A criticism against Khan has been that he consciously chose to play the lover-boy hero and play to the galleries so that is stardom did not wane. But SRK cannot be so easily straight-jacketed into a type. For every DDLJ, he has acted in a Kabhi Haan Kabhi Naa. He starred in movies like Guddu and Ram Jaane in 1995 wherein the former he goes to court to assert his right to donate his eyes to his lover, against the wishes of his family, in the latter he played a nameless, abandoned boy who grows up to be a gangster. Guddu flopped but Ram Jaane was a hit, In fact, it did better business overseas against Aamir Khan’s NRI-friendly-genre movie Akele Hum Akele Tum. Dilwale Dulhaniya Le Jayenge (DDLJ) in the same year broke all records. Dil To Pagal Hain and Kuch Kuch Hota Hain in the following years went on to become his careers’ biggest hits.
“To give him his due, it is not that he has not tried. He has tried more than his contemporaries like Aamir or Salman. He has done films that his contemporaries never accepted. He accepted Darr because Aamir rejected. He did Baazigar, which was rejected by not just Salman Khan but also Arman Kohli. He is open to challenges and new kinds of roles, that’s why he did Zero,” Jha says.
It has been 30 years since liberalization, times have changed and so have movie-goers. Shah Rukh Khan has an odd conundrum to overcome which his contemporaries do not face. Aamir Khan's movies position themselves as cause-driven, while Salman Khan's fanbase is significantly male.
For King Khan, a significant portion of his base compromise women. Women who have grown up wanting a lover who loved like him onscreen. But as that generation of women come of age and realign their ideas of an unequal world allowing men options women aren't easily granted, they are now woke. Women of the 21st century are probably uncomfortable with the idea of a hero breaching her private space and reaching for her lingerie without permission, as Raj in DDLJ. But Khan would also have to be cautious to not lose out on his women fans who grew up in the late 80s-90s.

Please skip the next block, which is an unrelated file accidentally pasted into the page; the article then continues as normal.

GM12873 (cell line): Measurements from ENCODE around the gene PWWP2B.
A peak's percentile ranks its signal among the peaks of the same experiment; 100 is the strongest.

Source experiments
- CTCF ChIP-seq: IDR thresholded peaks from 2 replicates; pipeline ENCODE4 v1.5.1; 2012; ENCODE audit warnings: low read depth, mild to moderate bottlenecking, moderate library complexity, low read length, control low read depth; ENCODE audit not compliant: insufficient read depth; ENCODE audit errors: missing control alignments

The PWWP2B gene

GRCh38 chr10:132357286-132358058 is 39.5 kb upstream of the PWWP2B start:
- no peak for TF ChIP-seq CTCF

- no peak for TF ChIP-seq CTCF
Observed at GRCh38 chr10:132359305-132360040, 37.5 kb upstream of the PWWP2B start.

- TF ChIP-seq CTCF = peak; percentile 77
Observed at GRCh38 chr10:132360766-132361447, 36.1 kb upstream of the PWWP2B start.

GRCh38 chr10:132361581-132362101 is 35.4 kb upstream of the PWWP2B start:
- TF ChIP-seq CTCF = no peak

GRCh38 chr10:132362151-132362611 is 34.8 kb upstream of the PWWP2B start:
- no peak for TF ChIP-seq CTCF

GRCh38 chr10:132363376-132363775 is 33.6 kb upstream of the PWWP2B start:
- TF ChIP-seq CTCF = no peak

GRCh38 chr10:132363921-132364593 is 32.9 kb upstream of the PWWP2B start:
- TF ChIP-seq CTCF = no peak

Small-Town Stories And A Big Star
After the shift in the 90s in Hindi cinema, its again found itself in the throes of another change. Big, star-studded mainstream Bollywood is now about small-town stories. The rise of Ayushmann Khurana, Rajkummar Rao, Pankaj Tripathi, and several other names who would have been pushed into the realms of oblivion even ten years back, are finding a dedicated and loyal audience. And once again Shah Rukh Khan finds himself oddly positioned in the middle of changing consumer behaviour.
As society progresses, women become more self-aware; they make conscious efforts to question and subsequently dismantle notions of accepted behaviour and expectations from traditional romantic relationships, and the days of a one-dimensional lover-boy hero are numbered. Several movies that condone tropes of patriarchal, regressive gender roles find them in the middle of an earlier-absent criticism. So while Khan’s lover-boy avatar is behind him, he is still too big for small-budget movies that are the flavour of the season.
Yet, nothing seems to have impacted his popularity. Yesteryear star Raaj Kumar used to hike his remuneration with every flop movie. When his secretary questioned him why he would hike his fees despite his poor run at the box office, Kumar is believed to have said, “Jaani, meri film flop hogayi hain, main nahi' (Darling, my films have flopped, I haven’t)”.